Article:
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Becoming a Grifter

by Channie Greenberg

Methuselah flicked her tongue out of her mouth. She had visitors.

Living among agave and cacti was okay at Fomin Botanical Garden. She tolerated the feral dogs that broke into her exhibit. Some of them ate her hatchlings, but Methuselah, too, ate some of the intruders; she enjoyed her occasional snacks of canine.

When the Nazis garrisoned soldiers in her park, though, her life became peculiar. First, she was transported to Germany, where it was cold. Despite abundant food, most of which consisted of critters that had died en route and of hapless zookeepers, she ate little and moved less.

Plus, the giant monitor got shot by a Luftwaffe agent possessed of a P38 and of a conviction that lizards were Gypsies. Had that parachutist not been drunk, his effort would have been deadly.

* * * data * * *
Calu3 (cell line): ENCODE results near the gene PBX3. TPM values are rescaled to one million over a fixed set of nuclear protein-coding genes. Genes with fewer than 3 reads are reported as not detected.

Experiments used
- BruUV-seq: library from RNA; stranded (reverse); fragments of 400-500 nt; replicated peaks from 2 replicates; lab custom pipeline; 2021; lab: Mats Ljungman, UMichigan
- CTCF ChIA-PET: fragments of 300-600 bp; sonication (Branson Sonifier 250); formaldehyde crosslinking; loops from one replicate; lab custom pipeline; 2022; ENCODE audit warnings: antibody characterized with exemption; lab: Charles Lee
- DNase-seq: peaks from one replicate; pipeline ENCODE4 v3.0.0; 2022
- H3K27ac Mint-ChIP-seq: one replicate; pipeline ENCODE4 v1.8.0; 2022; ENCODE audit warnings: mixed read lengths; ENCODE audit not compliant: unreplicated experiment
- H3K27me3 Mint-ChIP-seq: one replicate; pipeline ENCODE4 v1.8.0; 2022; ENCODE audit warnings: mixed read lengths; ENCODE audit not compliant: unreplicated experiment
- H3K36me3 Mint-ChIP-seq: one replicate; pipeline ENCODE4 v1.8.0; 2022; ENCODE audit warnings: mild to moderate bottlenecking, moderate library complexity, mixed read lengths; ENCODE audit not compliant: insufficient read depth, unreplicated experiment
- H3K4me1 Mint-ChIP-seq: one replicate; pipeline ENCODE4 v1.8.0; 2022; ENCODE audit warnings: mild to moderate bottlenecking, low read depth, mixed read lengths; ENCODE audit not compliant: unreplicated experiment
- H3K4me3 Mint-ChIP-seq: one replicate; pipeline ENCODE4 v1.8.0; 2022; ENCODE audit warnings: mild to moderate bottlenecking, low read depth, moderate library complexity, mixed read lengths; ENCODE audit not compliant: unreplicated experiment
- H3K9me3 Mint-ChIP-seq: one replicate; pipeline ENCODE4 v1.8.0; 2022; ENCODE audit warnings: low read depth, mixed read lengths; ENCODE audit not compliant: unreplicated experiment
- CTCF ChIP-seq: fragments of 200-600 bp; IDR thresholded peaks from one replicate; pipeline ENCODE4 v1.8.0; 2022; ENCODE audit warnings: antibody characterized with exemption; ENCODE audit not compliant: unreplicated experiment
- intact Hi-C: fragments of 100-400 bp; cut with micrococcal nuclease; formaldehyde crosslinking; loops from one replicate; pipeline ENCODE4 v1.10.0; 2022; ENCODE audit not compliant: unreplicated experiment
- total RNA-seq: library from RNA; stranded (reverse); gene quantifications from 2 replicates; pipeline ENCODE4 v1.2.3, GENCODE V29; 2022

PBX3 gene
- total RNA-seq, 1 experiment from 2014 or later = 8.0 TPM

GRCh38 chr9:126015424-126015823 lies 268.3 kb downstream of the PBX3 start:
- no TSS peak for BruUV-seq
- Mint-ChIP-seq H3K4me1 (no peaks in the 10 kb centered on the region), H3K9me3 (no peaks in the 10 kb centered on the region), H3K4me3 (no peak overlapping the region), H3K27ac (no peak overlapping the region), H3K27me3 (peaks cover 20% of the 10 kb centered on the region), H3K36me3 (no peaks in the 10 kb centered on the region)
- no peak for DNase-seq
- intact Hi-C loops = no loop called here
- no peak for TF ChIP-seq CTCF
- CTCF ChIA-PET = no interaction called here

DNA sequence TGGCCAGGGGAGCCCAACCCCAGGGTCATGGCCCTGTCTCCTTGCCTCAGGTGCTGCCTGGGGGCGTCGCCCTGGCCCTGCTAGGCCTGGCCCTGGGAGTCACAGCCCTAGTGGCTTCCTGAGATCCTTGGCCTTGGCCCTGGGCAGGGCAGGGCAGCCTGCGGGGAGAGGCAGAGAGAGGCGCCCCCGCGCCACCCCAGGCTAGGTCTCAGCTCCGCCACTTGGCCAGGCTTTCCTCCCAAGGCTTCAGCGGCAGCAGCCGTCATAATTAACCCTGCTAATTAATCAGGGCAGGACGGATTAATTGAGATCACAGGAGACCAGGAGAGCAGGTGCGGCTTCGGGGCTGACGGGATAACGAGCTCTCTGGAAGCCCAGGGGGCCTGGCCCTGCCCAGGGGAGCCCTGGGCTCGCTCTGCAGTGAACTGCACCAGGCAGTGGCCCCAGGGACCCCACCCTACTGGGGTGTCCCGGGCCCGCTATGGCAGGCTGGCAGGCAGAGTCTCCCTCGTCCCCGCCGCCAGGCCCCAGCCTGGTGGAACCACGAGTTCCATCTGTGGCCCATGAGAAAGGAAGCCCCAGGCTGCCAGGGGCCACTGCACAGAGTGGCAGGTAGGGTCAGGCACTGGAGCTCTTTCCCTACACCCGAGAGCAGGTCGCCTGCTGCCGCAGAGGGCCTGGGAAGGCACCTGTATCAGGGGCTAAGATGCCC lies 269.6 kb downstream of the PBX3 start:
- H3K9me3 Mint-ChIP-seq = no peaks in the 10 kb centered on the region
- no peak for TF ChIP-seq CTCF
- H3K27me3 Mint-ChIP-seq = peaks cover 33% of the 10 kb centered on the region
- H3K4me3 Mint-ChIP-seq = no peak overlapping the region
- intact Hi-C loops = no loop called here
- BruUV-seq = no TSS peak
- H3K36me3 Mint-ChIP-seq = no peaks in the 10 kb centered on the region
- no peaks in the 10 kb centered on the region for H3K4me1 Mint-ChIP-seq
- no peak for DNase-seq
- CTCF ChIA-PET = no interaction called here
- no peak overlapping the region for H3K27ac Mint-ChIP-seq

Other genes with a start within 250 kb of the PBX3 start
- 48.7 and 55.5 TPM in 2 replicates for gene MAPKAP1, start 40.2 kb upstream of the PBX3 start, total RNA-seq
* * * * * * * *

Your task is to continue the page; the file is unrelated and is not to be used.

Methuselah suffered. She was not a species that could autotomize an appendage. So, eventually, baited by carrion, she was trapped and tended to by the Germans. Throughout her convalescence, Methuselah remembered her assailant’s red-brown boots.

After being restored to her Ukrainian home, the lizard acted relatively tame before attacking zoo keepers that wore similarly-colored footwear, biting through their shoes, flesh and bones. One endured an amputated foot and another had to have several tendons reattached.

For a decade more, the land crocodile pushed against instinct by willingly interacting with humans. Annually, she harmed only about three people. Methuselah was becoming a grifter.

Copyright © 2013 by Channie Greenberg

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